U.Va. Panel Will Pay Respect to Aretha Franklin on Oct. 1

September 20, 2010

Note: The panel discussion will be held as scheduled, regardless of whether the Aretha Franklin concert is postponed.

September 16, 2010 — "R-E-S-P-E-C-T" – that's what the University of Virginia will give to Aretha Franklin before her Oct. 1 Charlottesville concert, when the Carter G. Woodson Institute for African-American and African Studies hosts a panel of noted music historians who will discuss her significance.

The event, "Respecting Aretha Franklin: The Music and Performance of 'The Queen of Soul,' " is free and open to the public and will be held from 3:30 to 5 p.m. in the balcony lounge of the Paramount Theater. Franklin's sold-out show begins at 8 p.m. that night.

"Upon learning that Aretha Franklin would be appearing in concert in Charlottesville, I immediately thought that we at the University should do something to recognize and honor her presence in our community, as well as her significance to popular music worldwide," institute director Deborah McDowell said.

The event will begin and end with performances by noted soloist Barbara Edwards.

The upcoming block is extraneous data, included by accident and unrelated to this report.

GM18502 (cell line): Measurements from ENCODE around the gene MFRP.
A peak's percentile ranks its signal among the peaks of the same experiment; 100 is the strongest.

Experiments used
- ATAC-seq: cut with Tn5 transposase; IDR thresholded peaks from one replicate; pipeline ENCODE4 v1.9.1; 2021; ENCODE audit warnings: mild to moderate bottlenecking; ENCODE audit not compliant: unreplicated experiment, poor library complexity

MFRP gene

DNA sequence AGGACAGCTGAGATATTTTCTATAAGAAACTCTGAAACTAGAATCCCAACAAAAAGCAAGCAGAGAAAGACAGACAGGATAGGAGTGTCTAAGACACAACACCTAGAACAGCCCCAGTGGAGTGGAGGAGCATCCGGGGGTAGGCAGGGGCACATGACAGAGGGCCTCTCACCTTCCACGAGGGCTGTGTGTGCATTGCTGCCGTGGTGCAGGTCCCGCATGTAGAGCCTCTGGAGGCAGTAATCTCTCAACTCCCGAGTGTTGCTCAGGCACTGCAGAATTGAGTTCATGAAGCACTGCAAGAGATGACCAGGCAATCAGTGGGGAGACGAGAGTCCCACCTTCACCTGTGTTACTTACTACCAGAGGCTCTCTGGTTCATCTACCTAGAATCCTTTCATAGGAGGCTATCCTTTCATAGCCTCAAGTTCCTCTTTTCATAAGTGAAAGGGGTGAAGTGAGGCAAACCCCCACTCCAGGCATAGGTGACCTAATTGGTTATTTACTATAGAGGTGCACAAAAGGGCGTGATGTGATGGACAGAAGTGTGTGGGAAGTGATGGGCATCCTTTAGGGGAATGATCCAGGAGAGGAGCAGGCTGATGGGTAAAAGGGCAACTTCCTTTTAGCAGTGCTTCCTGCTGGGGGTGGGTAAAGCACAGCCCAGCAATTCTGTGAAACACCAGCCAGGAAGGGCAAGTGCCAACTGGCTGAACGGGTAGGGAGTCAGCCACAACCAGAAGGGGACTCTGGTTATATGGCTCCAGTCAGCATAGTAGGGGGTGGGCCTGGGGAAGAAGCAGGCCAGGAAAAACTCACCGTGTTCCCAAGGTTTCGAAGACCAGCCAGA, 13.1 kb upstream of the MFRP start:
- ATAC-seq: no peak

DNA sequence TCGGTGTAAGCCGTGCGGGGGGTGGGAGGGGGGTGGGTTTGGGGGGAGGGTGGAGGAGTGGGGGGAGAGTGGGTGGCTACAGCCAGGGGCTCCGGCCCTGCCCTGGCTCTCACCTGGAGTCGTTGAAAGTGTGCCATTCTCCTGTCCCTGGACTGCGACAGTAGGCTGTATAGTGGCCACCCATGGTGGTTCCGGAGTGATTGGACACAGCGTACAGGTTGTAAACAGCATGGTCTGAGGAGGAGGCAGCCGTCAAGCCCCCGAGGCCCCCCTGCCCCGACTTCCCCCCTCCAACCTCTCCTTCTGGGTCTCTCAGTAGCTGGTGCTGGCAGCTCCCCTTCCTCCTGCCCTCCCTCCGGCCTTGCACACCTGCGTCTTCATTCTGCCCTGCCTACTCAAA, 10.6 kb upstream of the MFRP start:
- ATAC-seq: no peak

Panelists include U.Va. music professor Scott DeVeaux, Daphne Brooks of Princeton University and Waldo Martin of the University of California, Berkeley.

DeVeaux's most recent book, "Jazz," co-written with critic Gary Giddins, has been nominated for the 2010 Jazz Journalists Association Jazz Award for Best Book about Jazz. DeVeaux, who specializes in American music, popular as well as jazz, will talk about "From the Beginning: Aretha Franklin and 'Precious Lord.' "

Brooks  is a specialist in African-American literature and culture, performance studies, cultural studies and popular music culture. Her talk, "Run(ning) with Scissors: The Art and Activism of Aretha's Melisma," will focus on the work of Franklin's use of the vocal melisma (the technique of singing a series of many notes on one syllable) and its relation to civil rights and Black Power socio-political activism.  

Martin, whose talk is "'Ain't No Way': The Gender Politics of Aretha," has done considerable work on the history and politics of African-American music and is currently completing a book chapter on Franklin at the intersection of soul and gospel music.

Along with the Woodson Institute, the event is co-sponsored by the McIntire Department of Music.

Celebrating its 30th year, the Carter G. Woodson Institute for African-American and African Studies in U.Va.'s College of Arts & Sciences promotes interdisciplinary and collaborative research and interpretation of the African and African-American experience in a global context. The institute administers a residential fellowship program for pre- and post-doctoral scholars and the University's undergraduate major/minor degree in African-American and African Studies.

— By Anne Bromley